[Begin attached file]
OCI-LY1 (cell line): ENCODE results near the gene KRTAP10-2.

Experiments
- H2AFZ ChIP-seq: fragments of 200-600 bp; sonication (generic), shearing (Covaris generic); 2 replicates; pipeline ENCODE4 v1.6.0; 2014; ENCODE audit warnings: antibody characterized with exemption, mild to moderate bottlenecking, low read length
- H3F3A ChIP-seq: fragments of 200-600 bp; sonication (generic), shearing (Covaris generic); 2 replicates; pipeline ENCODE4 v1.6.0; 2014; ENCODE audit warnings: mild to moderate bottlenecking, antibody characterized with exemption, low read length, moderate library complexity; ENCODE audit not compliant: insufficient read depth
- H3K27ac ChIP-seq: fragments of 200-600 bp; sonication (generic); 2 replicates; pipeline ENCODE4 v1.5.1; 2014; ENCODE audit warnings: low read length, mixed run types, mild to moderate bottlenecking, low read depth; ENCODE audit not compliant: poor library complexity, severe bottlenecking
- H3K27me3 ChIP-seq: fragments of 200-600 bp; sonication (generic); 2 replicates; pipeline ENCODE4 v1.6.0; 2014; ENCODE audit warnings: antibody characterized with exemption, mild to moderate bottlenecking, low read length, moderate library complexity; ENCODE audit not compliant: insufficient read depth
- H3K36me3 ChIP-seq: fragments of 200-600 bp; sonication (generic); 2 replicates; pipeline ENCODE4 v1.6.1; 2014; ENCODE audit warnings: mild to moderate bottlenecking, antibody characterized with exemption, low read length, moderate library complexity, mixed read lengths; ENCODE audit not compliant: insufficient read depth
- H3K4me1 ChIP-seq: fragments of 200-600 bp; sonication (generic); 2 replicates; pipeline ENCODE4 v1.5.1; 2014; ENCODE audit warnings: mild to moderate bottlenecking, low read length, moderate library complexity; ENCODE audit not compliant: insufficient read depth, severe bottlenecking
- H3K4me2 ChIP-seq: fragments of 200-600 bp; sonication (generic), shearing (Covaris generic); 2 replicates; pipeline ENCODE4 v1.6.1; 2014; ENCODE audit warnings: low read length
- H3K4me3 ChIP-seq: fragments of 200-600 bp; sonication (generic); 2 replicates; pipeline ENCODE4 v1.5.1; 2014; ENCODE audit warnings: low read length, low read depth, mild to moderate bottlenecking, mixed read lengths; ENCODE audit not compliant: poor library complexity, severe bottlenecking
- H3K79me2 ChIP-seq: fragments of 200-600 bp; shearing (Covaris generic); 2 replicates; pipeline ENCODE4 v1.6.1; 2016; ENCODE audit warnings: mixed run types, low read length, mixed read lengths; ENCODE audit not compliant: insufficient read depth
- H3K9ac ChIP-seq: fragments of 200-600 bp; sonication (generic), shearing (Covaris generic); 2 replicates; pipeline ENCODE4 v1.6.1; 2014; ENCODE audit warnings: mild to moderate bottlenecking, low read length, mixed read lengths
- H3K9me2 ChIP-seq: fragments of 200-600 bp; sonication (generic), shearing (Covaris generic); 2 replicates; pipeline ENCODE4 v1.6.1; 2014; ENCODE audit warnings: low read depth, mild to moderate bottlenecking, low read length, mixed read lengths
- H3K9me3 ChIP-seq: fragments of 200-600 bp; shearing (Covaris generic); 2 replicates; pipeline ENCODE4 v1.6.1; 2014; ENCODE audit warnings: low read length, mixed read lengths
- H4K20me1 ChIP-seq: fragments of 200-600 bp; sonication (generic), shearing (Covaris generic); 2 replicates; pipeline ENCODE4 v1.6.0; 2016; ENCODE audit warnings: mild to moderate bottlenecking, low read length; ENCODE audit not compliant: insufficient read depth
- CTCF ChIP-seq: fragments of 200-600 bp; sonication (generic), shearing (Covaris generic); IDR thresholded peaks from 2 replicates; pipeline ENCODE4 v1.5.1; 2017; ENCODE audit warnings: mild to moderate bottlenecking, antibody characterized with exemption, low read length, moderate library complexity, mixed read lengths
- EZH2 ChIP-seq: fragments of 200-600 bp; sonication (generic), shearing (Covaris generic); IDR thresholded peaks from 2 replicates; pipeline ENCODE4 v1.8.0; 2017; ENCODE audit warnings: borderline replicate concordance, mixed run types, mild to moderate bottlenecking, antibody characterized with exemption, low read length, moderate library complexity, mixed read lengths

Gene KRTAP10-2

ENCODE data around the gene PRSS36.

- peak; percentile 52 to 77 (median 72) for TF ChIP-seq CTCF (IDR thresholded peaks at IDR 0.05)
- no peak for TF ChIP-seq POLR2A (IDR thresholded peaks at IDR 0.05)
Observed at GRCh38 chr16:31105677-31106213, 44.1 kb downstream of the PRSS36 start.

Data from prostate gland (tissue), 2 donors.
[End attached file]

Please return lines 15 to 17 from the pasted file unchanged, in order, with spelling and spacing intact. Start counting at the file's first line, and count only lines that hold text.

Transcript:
- H4K20me1 ChIP-seq: fragments of 200-600 bp; sonication (generic), shearing (Covaris generic); 2 replicates; pipeline ENCODE4 v1.6.0; 2016; ENCODE audit warnings: mild to moderate bottlenecking, low read length; ENCODE audit not compliant: insufficient read depth
- CTCF ChIP-seq: fragments of 200-600 bp; sonication (generic), shearing (Covaris generic); IDR thresholded peaks from 2 replicates; pipeline ENCODE4 v1.5.1; 2017; ENCODE audit warnings: mild to moderate bottlenecking, antibody characterized with exemption, low read length, moderate library complexity, mixed read lengths
- EZH2 ChIP-seq: fragments of 200-600 bp; sonication (generic), shearing (Covaris generic); IDR thresholded peaks from 2 replicates; pipeline ENCODE4 v1.8.0; 2017; ENCODE audit warnings: borderline replicate concordance, mixed run types, mild to moderate bottlenecking, antibody characterized with exemption, low read length, moderate library complexity, mixed read lengths